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Conduct Of Life:
Manners When Travelling
How To Dress
Of A Happy Life And Wherein It Consists
Man The Maker Of Happiness
Happiness Through The Pursuit And Use Of Money
The Art Of Having Time
The Miracle Of Tact
Frienship - Part 1
Friendship - Part 2
Friendship - Part 3
The Simple Life
The Essence Of Simplicity
Right Living As A Fine Art
( Originally Published 1913 )
Before considering the question of a practical return to the simplicity of which we dream, it will be necessary to define simplicity in its very essence. For, in regard to it, people commit the same error that we have just denounced, confounding the secondary with the essential, substance with form. They are tempted to believe that simplicity presents certain external characteristics by which it may be recognized, and in which it really consists. Simplicity and lowly station, plain dress, a modest dwelling, slender means, poverty-these things seem to go together. Nevertheless, this is not the case. Just now I passed three men on the street; the first in his carriage, the others on foot, and one of them shoeless. The shoeless man does not necessarily lead the least complex life of the three. It may be, indeed, that he who rides in his carriage is sincere and unaffected, in spite of his position, and is not at all the slave of his wealth; it may be also that the pedestrian in shoes neither envies him who rides nor despises him who goes unshod; and lastly, it is possible that under his rags, his feet in the dust, the third man has a hatred of simplicity, of labour, of sobriety, and dreams only of idleness and pleasure. For among the least simple and straightforward of men must be reckoned professional beggars, knights of the road, parasites, and the whole tribe of the obsequious and envious, whose aspirations are summed up in this: To arrive at seizing a morsel-the biggest possible-of that prey which the fortunate of earth consume. And to this same category, little matter what their station in life, belong the profligate, the arrogant, the miserly, the weak, the crafty. Livery counts for nothing; we must see the heart. No class has the prerogative of simplicity; no dress, however humble in appearance, is its unfailing badge. Its dwelling need not be a garret, a hut, the cell of the ascetic nor the lowliest fisherman's bark. Under all the forms in which life vests itself, in all social positions, at the top as at the bottom of the ladder, there are people who live simply, and others who do not. We do not mean by this that simplicity betrays itself in no visible signs, has not its own habits, its distinguishing tastes and ways; but this outward show, which may now and then be counterfeited, must not be confounded with its essence and its deep and wholly inward source. Simplicity is a state of mind. It dwells in the main intention of our lives. A man is simple when his chief care is the wish to be what he ought to be, that is, honestly and naturally human. And this is neither so easy nor so impossible as one might think. At bottom, it consists in putting our acts and aspirations in accordance with the law of our being, and consequently with the Eternal Intention which willed that we should be at all. Let a flower be a flower, a swallow a swallow, a rock a rock, and let a man be a man, and not a fox, a hare, a hog, or a bird of prey. This is the sum of the whole matter.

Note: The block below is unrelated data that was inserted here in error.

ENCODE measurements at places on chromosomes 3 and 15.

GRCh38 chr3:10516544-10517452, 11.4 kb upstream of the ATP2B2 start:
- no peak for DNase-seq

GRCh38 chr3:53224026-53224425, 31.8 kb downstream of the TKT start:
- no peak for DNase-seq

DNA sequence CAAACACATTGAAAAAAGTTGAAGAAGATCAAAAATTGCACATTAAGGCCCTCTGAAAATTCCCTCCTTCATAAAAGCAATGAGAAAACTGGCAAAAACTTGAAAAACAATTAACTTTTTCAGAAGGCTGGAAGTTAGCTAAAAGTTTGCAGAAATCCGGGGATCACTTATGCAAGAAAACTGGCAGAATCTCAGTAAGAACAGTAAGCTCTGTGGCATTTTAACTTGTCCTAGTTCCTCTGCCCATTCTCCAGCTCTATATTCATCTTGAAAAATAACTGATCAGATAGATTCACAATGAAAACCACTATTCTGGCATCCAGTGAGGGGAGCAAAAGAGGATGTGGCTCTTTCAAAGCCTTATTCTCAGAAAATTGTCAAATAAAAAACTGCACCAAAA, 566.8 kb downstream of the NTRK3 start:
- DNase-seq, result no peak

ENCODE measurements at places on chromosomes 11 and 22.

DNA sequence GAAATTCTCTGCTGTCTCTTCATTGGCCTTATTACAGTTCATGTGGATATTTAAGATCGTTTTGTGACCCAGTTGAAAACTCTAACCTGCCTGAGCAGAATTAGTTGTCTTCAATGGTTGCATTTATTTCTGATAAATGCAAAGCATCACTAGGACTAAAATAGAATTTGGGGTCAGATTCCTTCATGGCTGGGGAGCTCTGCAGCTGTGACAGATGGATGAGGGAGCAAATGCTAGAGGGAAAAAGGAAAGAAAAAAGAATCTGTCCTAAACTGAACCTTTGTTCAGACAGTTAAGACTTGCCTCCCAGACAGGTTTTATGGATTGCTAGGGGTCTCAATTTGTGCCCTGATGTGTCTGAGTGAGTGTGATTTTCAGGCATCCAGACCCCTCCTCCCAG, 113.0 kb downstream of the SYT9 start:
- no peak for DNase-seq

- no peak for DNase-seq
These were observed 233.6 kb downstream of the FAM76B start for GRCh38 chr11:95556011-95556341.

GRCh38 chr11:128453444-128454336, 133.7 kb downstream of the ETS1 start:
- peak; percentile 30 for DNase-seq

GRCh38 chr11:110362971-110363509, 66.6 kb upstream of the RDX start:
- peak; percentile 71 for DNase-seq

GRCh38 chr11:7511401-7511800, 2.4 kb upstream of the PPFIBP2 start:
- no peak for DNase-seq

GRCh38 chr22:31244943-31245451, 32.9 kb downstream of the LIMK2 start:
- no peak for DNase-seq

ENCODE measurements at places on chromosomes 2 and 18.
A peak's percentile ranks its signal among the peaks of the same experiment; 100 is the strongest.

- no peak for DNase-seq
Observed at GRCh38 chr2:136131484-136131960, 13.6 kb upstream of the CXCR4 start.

Here we are led to formulate the practical ideal of man. Everywhere in life we see certain quantities of matter and energy associated for certain ends. Substances more or less crude are thus transformed and carried to a higher degree of organization. It is not otherwise with the life of man. The human ideal is to transform life into something more excellent than itself. We may compare existence to raw material. What it is, matters less than what is made of it, as the value of a work of art lies in the flowering of the workman's skill. We bring into the world with us different gifts; one has received gold, another granite, a third marble, most of us wood or clay. Our task is to fashion these substances. Everyone knows that the most precious material may be spoiled, and he knows, too, that out of the least costly an immortal work may be shaped. Art is the realization of a permanent idea in an ephemeral form. True life is the realization of the higher virtues,-justice, love, truth, liberty, moral power,-in our daily activities, whatever they may be. And this life is possible in social conditions the most diverse, and with natural gifts the most unequal. It is not fortune or personal advantage, but our turning them to account, that constitutes the value of life. Fame adds no more than does length of days; quality is the thing.